China’s October consumer price index fell to 5.5% year-on-year, the lowest during the past five months, leaving room for the government to push on with selective easing policies in the coming months.
The lower CPI number, which compared with 6.5%, 6.2% and 6.1% for July, August and September respectively, shows Beijing’s battle against soaring consumer prices has taken effect. However, inflation remains a top concern for policymakers and a monetary policy U-turn is unlikely before headline CPI drops to below 4%, which is Beijing’s inflation target for 2011, according to HSBC.
“There will be neither further tightening nor an immediate relaxation of the tightening this year,” said Liao Qun, chief economist at Citic Bank International. “The monetary policy will be kept largely stable in the last months of the year, though a selective relaxation to some sectors, including the export industry and small and medium-size enterprises, is likely.”
Qu Hongbin, co-head of Asian economics research at HSBC, says the monetary easing will not only help smaller businesses but also public housing and ongoing infrastructure projects.
Observers expect an overall relaxation in monetary policy to come in the first quarter of next year.
Chinese leaders have reiterated that their top priority is to curb stubborn inflation. They repeatedly told state-owned enterprises not to increase the selling prices of their products, and state-owned banks to reduce their loans and extend restrictions on home purchasing all the way from tier-one to tier-three cities in the country.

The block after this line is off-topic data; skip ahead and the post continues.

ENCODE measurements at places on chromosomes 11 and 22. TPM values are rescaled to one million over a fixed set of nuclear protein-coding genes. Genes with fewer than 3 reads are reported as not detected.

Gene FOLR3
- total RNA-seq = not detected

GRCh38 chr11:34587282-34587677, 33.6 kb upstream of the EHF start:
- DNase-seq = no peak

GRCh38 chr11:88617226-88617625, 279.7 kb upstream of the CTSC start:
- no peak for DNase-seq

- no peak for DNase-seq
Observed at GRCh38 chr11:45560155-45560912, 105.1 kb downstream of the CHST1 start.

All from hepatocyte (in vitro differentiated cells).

China’s central bank has raised interest rates five times since October 2010 to July this year, and lifted banks’ reserve requirements nine times to a record 21.5% for the large lenders.
The current 3.5% one-year savings rate has been lagging behind headline inflation for 20 months. The resulting negative interest rate has encouraged the country’s ardent savers to shift money out of banks and invest in risky informal lending, where interest rates can be as high as 70% a year, according to Tao Dong, a regional economist at Credit Suisse.
A slowdown in food price rises made the biggest contribution to October’s CPI. Food prices rose by 11.9% year-on-year in October as compared to 13.4% in September. Softened housing costs also contributed, which were up 4.4% in October versus 5.1% for September.
Meanwhile, the producer price index (PPI) rose just 5% in October compared to 7.1% in September, which was another contributor to the eased CPI inflation and also indicates a further easing of inflationary pressure in the coming months, said Citic Bank International.
The CPI is expected to ease further to below 5% in the last two months of this year. But for 2011 as a whole, the inflation rate is forecast to be 5.4% or 5.5% year-on-year, noted the bank.
The official People’s Daily newspaper said in a strongly worded editorial that it will be “very difficult” for China to meet its 2011 inflation target.
The National Development and Reform Commission, China’s top planner, has lifted its CPI target for 2011 to 4% after the country failed to meet the 3% target last year, it revised the target to 5% several months ago, but that revised target still looks out of reach.